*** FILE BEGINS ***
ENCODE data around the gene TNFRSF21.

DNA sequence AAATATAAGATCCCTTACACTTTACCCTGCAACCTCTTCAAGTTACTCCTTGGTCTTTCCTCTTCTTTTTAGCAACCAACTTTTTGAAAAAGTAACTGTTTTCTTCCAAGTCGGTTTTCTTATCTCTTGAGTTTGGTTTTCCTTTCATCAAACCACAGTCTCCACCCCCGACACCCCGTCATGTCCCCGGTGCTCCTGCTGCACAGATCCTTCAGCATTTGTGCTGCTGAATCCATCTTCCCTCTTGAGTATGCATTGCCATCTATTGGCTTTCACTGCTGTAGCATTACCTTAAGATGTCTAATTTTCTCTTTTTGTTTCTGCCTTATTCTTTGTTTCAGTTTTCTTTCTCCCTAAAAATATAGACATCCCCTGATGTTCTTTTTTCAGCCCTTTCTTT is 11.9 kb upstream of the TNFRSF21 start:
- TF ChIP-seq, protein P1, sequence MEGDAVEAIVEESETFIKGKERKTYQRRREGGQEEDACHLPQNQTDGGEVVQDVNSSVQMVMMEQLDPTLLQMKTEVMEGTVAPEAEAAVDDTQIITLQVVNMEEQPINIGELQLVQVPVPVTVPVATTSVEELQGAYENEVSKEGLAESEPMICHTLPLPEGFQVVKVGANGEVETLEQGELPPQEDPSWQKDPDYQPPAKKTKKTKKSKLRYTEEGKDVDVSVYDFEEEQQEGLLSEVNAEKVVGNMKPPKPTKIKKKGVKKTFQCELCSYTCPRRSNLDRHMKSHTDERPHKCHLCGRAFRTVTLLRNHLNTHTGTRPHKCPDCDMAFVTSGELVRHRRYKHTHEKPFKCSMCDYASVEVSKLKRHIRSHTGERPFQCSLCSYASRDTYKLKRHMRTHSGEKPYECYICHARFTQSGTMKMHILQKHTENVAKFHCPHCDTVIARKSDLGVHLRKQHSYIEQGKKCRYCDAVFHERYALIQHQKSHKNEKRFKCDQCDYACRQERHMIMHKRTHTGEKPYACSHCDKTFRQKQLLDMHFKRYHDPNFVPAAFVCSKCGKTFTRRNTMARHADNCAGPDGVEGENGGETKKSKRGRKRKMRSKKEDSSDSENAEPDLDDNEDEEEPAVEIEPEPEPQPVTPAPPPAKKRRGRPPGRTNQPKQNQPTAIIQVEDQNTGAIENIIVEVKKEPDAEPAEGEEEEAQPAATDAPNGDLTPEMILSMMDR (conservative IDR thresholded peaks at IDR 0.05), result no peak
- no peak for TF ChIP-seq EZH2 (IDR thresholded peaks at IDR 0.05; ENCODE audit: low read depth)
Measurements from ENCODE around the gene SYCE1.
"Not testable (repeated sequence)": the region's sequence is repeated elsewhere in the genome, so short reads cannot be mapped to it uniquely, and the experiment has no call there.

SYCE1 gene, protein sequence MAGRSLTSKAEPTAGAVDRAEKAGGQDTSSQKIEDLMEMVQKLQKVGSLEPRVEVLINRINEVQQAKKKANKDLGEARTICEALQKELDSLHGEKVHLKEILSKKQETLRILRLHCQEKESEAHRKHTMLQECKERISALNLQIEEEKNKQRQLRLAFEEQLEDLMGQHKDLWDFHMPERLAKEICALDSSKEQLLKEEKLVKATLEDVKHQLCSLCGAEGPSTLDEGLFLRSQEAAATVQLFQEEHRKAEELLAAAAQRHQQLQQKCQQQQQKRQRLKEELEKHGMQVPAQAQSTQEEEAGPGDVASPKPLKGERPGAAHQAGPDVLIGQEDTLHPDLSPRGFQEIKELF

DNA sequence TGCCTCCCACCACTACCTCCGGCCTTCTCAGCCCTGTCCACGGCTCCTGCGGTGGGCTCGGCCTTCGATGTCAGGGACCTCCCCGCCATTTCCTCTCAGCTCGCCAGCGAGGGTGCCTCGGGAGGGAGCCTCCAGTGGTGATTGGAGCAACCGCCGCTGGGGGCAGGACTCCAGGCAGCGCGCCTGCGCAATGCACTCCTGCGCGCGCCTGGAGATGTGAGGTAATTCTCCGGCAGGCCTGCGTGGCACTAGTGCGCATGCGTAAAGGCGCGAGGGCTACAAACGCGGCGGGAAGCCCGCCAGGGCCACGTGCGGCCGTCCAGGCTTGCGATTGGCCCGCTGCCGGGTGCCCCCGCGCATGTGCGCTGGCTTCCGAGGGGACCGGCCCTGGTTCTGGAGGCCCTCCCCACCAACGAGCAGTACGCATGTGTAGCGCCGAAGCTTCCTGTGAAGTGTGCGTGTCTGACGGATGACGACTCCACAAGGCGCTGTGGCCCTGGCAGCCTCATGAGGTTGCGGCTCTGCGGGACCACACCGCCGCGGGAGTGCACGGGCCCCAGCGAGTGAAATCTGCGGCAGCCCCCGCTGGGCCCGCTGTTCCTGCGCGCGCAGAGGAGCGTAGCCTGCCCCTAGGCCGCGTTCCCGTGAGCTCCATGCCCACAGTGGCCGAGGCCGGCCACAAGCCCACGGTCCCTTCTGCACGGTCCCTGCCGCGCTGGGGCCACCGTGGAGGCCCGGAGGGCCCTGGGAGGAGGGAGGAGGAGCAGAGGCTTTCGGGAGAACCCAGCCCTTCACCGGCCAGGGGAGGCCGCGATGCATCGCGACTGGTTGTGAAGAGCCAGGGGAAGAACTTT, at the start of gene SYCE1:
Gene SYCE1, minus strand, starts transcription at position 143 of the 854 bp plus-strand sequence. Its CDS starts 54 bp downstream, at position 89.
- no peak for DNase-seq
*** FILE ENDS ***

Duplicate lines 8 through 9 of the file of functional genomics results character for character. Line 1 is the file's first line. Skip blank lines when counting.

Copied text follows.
DNA sequence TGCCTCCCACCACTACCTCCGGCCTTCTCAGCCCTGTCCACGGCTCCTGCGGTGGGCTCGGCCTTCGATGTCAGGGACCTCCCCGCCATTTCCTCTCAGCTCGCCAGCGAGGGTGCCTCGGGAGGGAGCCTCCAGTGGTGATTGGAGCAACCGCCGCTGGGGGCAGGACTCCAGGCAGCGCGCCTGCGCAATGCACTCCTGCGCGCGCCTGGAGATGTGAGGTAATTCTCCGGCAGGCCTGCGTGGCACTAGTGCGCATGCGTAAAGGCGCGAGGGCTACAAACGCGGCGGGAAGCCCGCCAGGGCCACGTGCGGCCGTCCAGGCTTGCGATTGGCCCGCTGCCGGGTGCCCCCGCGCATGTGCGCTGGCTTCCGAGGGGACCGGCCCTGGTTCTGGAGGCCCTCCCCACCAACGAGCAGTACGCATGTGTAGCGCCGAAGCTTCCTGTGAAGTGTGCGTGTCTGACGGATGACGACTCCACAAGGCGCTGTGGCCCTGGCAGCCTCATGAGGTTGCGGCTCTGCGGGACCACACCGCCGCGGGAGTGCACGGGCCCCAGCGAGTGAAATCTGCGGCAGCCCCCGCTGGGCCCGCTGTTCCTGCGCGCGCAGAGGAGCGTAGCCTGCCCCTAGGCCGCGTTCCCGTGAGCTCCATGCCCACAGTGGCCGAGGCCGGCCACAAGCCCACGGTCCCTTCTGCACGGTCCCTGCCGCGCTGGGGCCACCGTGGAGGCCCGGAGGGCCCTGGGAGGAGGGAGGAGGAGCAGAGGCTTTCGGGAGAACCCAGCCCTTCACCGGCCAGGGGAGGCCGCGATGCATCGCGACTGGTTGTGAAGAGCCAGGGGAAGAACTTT, at the start of gene SYCE1:
Gene SYCE1, minus strand, starts transcription at position 143 of the 854 bp plus-strand sequence. Its CDS starts 54 bp downstream, at position 89.